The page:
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The Vault at PfaffsAn Archive of Art and Literature by the Bohemians of Antebellum New York
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Text for Page 217 [09-27-1861]

              204
	Some of the Slums of N.Y.
he (Waud) had a couple of dollars to spare, just
to put it into an envelope and to leave it at Strong�s
for him.   �As if,� commented W. W., �he expected
it weekly.�       Up-town, with Cahill; he not sober.
Met Raymond, Bellew�s acquaintance; Cahill
left me.         At 8. P. M. met Hart, Kelly and
German, a young fellow employed by Hart and
his fellow traveller.   (Hart is in the liquor busi-
ness, as well as the lithographic.)  With them to the
6th ward, and under convoy of Officer Golden,
through some of the slums of the vicinity; foul
and frowsy cellars, where the sleepers burrowed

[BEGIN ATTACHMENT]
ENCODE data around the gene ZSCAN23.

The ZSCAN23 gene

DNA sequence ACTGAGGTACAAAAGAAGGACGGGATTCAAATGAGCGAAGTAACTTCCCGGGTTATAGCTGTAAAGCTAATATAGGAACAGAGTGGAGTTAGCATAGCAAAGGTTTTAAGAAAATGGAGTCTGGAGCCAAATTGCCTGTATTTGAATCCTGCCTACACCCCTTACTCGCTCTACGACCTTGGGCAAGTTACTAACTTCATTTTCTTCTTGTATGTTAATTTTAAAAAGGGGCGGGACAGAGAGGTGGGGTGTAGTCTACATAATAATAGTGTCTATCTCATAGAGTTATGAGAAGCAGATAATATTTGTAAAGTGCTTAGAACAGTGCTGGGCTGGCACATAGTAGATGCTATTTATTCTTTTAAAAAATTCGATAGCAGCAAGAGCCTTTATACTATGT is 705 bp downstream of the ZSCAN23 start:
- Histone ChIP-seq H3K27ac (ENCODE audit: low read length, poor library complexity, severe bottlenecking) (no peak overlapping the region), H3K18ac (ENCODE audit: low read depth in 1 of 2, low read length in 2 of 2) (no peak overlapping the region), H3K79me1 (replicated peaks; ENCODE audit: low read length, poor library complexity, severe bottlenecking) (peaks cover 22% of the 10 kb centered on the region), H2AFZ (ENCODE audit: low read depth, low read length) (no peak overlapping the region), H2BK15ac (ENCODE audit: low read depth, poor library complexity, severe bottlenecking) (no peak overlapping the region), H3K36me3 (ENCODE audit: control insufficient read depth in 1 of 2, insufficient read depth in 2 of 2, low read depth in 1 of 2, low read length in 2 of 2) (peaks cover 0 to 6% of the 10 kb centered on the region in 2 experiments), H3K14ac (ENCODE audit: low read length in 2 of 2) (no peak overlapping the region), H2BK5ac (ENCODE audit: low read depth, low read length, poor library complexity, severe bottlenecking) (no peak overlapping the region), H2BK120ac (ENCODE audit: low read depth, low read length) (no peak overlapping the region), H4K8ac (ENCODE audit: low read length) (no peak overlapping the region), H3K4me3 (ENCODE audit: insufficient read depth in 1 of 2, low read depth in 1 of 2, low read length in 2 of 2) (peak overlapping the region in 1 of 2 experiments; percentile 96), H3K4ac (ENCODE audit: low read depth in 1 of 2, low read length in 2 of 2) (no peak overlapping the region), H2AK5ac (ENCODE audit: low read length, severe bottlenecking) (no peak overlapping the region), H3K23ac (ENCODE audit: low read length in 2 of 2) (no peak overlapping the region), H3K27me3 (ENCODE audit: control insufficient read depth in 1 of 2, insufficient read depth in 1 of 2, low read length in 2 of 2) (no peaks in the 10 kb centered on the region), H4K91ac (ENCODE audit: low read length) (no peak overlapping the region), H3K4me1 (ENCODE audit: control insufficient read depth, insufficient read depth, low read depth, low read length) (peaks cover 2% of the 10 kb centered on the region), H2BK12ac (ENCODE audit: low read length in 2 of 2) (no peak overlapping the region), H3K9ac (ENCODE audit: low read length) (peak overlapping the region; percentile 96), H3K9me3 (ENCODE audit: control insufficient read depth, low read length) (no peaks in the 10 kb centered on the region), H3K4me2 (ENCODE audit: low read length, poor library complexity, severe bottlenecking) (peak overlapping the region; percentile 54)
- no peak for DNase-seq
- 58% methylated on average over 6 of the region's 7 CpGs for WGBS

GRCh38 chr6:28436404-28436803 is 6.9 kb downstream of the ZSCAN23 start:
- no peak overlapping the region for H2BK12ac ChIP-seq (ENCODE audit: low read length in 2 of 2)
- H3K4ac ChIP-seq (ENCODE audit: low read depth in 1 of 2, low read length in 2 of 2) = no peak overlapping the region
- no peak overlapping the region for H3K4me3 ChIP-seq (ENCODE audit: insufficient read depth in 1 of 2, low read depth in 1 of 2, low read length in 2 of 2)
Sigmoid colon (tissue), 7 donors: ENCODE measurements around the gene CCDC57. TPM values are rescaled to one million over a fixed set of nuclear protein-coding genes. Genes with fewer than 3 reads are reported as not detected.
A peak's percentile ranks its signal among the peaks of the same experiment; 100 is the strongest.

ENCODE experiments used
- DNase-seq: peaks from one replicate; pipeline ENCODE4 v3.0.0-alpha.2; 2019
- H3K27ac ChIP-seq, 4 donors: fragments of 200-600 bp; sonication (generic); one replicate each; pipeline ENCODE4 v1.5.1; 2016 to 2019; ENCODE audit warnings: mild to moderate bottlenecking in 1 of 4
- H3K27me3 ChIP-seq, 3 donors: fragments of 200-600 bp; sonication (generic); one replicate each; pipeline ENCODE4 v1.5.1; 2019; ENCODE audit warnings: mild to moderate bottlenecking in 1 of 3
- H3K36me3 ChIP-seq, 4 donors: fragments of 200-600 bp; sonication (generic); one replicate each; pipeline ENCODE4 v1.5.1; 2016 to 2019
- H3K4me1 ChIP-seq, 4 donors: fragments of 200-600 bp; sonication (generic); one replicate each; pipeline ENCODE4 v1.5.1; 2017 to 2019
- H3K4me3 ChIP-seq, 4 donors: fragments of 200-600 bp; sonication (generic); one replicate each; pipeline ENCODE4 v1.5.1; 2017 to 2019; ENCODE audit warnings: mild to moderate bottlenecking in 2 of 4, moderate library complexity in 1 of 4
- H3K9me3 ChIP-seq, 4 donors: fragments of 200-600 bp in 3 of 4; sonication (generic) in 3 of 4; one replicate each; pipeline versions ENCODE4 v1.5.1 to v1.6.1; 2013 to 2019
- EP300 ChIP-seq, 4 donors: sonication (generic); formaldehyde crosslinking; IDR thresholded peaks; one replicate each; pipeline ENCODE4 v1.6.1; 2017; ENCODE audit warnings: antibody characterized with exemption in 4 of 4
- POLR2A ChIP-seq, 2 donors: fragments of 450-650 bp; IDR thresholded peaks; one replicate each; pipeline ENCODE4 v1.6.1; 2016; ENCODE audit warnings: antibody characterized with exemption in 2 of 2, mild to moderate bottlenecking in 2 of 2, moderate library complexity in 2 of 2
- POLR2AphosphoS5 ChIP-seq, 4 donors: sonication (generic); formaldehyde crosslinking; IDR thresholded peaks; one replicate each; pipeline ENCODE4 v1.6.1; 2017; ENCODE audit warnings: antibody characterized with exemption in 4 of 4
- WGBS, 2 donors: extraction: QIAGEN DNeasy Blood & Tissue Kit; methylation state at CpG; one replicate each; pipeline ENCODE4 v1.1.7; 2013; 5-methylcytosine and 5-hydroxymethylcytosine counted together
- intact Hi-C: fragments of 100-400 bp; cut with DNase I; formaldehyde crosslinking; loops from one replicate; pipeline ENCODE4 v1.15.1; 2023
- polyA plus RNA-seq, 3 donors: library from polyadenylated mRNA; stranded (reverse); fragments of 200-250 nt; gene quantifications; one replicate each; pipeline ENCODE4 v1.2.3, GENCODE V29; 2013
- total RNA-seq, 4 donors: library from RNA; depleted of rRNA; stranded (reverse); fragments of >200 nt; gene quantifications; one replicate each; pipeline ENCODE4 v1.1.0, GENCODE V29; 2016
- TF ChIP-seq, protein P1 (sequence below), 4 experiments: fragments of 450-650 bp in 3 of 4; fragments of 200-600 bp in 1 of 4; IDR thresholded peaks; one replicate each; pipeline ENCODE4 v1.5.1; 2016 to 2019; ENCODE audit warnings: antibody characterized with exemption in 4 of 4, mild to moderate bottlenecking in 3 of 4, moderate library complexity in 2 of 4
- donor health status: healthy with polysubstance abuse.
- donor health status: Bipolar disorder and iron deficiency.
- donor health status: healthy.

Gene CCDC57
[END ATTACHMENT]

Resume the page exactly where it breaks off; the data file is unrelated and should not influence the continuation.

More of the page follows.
like rats, noisome and stinking alleys and
courts, all seen under a dull, drizzling, close,
filthy night.    In some dens, the lodgers lay
in berth-like shelves, as on ship board; in one
some brazen women barred egress and clamo-
rously demanded money.    These were five and
six cent lodging-houses.          Thence to the 4th
Ward and my old acquaintance, sergeant Wil-
liams, who detailed a policeman, named Clark,
to guide us through the neighborhood.    We visited
the different dance-houses, at some of which
Hart and young German danced, but none of
them presented anything different to what I
had seen before, though my companions were
interested enough.      To bed, tired, by 12 �.               
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